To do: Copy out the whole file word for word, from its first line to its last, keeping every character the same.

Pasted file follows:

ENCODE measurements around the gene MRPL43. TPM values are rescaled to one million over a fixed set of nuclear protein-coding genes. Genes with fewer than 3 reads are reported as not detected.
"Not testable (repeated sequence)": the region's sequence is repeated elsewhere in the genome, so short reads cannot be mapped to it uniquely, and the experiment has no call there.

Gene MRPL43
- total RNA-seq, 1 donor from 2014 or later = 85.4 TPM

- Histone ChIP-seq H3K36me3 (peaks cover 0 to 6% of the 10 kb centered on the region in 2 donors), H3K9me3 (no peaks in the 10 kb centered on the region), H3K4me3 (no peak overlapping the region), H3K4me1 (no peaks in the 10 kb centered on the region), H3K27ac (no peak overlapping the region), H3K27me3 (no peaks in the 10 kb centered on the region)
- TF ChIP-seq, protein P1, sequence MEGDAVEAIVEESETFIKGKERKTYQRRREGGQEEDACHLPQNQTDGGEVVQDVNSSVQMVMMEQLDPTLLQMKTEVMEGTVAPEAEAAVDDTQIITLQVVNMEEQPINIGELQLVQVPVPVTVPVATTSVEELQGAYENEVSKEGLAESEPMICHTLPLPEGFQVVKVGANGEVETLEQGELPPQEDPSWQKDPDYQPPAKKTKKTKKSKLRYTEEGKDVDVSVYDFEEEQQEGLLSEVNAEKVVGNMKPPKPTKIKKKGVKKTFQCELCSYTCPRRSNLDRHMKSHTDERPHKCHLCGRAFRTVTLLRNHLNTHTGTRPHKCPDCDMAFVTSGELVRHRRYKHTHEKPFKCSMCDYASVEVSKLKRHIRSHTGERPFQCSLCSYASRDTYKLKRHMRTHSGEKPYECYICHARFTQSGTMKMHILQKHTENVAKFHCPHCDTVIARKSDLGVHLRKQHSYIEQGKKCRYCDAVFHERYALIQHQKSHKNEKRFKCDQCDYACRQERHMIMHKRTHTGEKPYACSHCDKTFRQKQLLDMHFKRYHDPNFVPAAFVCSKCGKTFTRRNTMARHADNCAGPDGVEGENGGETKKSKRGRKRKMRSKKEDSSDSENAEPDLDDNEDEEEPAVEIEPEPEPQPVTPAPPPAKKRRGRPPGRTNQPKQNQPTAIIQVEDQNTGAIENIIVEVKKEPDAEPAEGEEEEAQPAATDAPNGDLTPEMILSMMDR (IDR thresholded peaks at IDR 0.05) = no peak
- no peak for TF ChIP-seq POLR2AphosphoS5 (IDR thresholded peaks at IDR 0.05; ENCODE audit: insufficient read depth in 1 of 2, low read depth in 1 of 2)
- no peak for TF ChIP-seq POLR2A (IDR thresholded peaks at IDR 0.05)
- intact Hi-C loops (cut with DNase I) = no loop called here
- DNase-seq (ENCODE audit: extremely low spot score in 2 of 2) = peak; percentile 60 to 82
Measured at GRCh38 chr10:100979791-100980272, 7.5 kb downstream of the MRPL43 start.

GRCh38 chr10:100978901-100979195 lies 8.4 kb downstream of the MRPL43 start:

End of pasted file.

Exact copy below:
ENCODE measurements around the gene MRPL43. TPM values are rescaled to one million over a fixed set of nuclear protein-coding genes. Genes with fewer than 3 reads are reported as not detected.
"Not testable (repeated sequence)": the region's sequence is repeated elsewhere in the genome, so short reads cannot be mapped to it uniquely, and the experiment has no call there.

Gene MRPL43
- total RNA-seq, 1 donor from 2014 or later = 85.4 TPM

- Histone ChIP-seq H3K36me3 (peaks cover 0 to 6% of the 10 kb centered on the region in 2 donors), H3K9me3 (no peaks in the 10 kb centered on the region), H3K4me3 (no peak overlapping the region), H3K4me1 (no peaks in the 10 kb centered on the region), H3K27ac (no peak overlapping the region), H3K27me3 (no peaks in the 10 kb centered on the region)
- TF ChIP-seq, protein P1, sequence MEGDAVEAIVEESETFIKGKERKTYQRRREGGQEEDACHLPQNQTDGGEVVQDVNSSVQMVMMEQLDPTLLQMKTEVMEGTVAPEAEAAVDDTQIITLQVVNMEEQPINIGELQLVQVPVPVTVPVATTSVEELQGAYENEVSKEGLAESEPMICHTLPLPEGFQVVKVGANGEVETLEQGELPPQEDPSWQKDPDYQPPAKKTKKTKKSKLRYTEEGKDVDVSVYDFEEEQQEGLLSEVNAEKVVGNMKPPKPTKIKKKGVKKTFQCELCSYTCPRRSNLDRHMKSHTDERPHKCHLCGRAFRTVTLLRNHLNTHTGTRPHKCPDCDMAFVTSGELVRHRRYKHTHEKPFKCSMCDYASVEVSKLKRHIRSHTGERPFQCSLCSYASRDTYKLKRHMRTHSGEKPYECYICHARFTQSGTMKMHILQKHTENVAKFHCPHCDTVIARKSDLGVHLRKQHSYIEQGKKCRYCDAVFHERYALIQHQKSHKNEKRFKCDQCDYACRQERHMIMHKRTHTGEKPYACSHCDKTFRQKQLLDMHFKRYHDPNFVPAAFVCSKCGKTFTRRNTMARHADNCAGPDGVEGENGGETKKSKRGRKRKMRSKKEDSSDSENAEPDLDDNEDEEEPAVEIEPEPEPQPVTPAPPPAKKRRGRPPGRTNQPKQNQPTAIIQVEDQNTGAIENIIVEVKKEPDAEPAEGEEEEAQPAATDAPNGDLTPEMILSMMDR (IDR thresholded peaks at IDR 0.05) = no peak
- no peak for TF ChIP-seq POLR2AphosphoS5 (IDR thresholded peaks at IDR 0.05; ENCODE audit: insufficient read depth in 1 of 2, low read depth in 1 of 2)
- no peak for TF ChIP-seq POLR2A (IDR thresholded peaks at IDR 0.05)
- intact Hi-C loops (cut with DNase I) = no loop called here
- DNase-seq (ENCODE audit: extremely low spot score in 2 of 2) = peak; percentile 60 to 82
Measured at GRCh38 chr10:100979791-100980272, 7.5 kb downstream of the MRPL43 start.

GRCh38 chr10:100978901-100979195 lies 8.4 kb downstream of the MRPL43 start: